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10 fascinating books you must read in 2020

By Sabyasachi Dutta
January 17, 2020 10:05 IST

From sports to history, Rediff reader Sabyasachi Dutta shares a selection of books for you to add to your reading list in 2020.

Book

Image published for representational purposes only. Photograph: Courtesy Pixabay.com

Until some years ago, professional social media site LinkedIn used to have a 'Reading List' of books that could be activated and made visible on one's profile.

Being a voracious reader I loved that application and used to update my own list regularly.

It also used to be a bellwether of what's in vogue and who liked what. But, sadly maybe for business reasons it has been discontinued.

In this era of PUBG and social media, I hope we succeed in driving home the point of reading good stuff to the mass in general and to the millennials in particular.

Here's my selection of 10 must read books for 2020, in no particular order:

The Infinite Game by Simon Sinek1. The Infinite Game by Simon Sinek

This is the latest book from the New York Times bestselling author of Start With Why (2009), Leaders Eat Last (2014), Find Your Why (2017) etc.

Finite games, like football or chess, have known players, fixed rules and a clear endpoint. The winners and losers are easily identified.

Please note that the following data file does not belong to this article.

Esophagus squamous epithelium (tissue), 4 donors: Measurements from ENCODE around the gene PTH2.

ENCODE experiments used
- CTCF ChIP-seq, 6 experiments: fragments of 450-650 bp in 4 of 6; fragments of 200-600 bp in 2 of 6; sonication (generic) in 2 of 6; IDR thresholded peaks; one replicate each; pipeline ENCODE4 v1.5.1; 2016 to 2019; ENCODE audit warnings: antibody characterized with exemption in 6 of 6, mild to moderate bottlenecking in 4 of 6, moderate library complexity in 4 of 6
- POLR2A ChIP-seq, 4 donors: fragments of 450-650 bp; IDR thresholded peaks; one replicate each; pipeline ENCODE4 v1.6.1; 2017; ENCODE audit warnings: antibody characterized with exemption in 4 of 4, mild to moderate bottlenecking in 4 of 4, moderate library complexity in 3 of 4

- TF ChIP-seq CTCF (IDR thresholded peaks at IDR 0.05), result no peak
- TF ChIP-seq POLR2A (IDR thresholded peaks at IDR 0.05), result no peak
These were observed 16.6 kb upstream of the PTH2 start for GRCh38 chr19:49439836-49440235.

Infinite games, like business or politics or life, have players who come and go, games continue with no finish line. The rules of an infinite game are changeable and have no definite conclusion.

There are no winners or losers -- only ahead and behind.

Simon extrapolates this to business strategy by enquiring: Are you playing the finite or the infinite game?

In the infinite game, he then applies game theory to explore how great businesses achieve long-lasting success.

This book definitely grabs attention. Subject matter looks intriguing and how it’s dealt generates curiosity. A must read for 2020.

The Tatas2. The Tatas: How a Family Built a Business and a Nation by Girish Kuber

The Tata story began in 1822 almost two hundred years ago when a boy -- Nusserwanji was born in Navsari, Gujarat.

The young man later moved to Bombay to start a business and as they say rest is history.

That’s how the house of Tatas -- valued excess of $110 billion today -- was formed.

This book -- winner of the Gaja Capital Business Book Prize 2019 -- is probably the only holistic compendium that tells the entire Tata story.

Why We Sleep3. Why We Sleep - Unlocking the Power of Sleep and Dreams by Matthew Walker, PhD

This book is an international bestseller.

It touches upon the mysteries of sleep by a leading expert professor Matthew Walker, director of UC Berkeley’s Sleep and Neuroimaging Lab.

It has garnered encomiums from none less than Bill Gates apart from millions worldwide.

The book is of deep personal interest also as it delves into insomnia -- an area of concern for me, and am sure several others as well.

Mortal Republic4. Mortal Republic: How Rome Fell into Tyranny by Edward Watts

In 12 chapters, Mortal Republic by award winning historian Dr Edward J Watts, traces the Roman republic’s metamorphosis into an autocracy.

A functional republic with superior military and political nous, how the Roman empire slowly decayed as its institutions became dysfunctional, internecine quarrels ballooned leading it to wither away into oblivion.

For those of you who are extremely fond of history, this book will be exciting to read.